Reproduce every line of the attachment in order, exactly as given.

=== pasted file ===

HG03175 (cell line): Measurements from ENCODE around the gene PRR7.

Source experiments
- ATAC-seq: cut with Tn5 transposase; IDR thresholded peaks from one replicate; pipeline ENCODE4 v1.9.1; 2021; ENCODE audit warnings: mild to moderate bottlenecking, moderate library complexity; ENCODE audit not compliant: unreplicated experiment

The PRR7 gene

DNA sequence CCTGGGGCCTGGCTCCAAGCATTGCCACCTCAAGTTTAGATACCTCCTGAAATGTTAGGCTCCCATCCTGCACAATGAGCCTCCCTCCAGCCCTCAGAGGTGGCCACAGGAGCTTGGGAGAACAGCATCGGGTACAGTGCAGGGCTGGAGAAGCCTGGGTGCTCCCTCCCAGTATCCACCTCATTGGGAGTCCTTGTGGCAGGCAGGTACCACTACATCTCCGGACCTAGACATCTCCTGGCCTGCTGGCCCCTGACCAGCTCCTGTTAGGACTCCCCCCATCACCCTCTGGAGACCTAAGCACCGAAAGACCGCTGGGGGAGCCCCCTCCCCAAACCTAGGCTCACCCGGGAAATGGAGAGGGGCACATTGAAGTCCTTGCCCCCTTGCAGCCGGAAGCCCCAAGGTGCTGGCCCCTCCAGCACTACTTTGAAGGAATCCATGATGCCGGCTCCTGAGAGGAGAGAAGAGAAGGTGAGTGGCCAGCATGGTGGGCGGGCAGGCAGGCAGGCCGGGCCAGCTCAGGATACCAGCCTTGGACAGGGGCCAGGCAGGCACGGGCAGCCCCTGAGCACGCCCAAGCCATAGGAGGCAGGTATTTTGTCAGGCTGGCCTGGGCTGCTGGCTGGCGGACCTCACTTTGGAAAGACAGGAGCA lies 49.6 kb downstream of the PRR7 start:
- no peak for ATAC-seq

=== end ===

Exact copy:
HG03175 (cell line): Measurements from ENCODE around the gene PRR7.

Source experiments
- ATAC-seq: cut with Tn5 transposase; IDR thresholded peaks from one replicate; pipeline ENCODE4 v1.9.1; 2021; ENCODE audit warnings: mild to moderate bottlenecking, moderate library complexity; ENCODE audit not compliant: unreplicated experiment

The PRR7 gene

DNA sequence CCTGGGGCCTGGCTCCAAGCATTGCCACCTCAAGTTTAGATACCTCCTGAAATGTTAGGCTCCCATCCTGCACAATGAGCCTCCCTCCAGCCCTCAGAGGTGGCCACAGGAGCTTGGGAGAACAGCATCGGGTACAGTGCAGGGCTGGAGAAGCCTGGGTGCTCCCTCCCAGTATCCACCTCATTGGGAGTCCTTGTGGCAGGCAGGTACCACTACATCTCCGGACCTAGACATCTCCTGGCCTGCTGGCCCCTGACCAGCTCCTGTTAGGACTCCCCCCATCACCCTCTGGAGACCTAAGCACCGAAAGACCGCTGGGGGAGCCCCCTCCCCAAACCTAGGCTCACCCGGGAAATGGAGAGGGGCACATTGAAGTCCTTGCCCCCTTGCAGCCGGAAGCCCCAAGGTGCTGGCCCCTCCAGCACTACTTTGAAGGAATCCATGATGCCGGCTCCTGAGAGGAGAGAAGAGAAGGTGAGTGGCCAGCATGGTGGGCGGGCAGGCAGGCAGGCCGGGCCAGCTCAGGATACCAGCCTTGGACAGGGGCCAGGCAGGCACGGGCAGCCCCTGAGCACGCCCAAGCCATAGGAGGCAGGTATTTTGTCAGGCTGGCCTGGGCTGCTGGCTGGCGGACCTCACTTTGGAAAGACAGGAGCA lies 49.6 kb downstream of the PRR7 start:
- no peak for ATAC-seq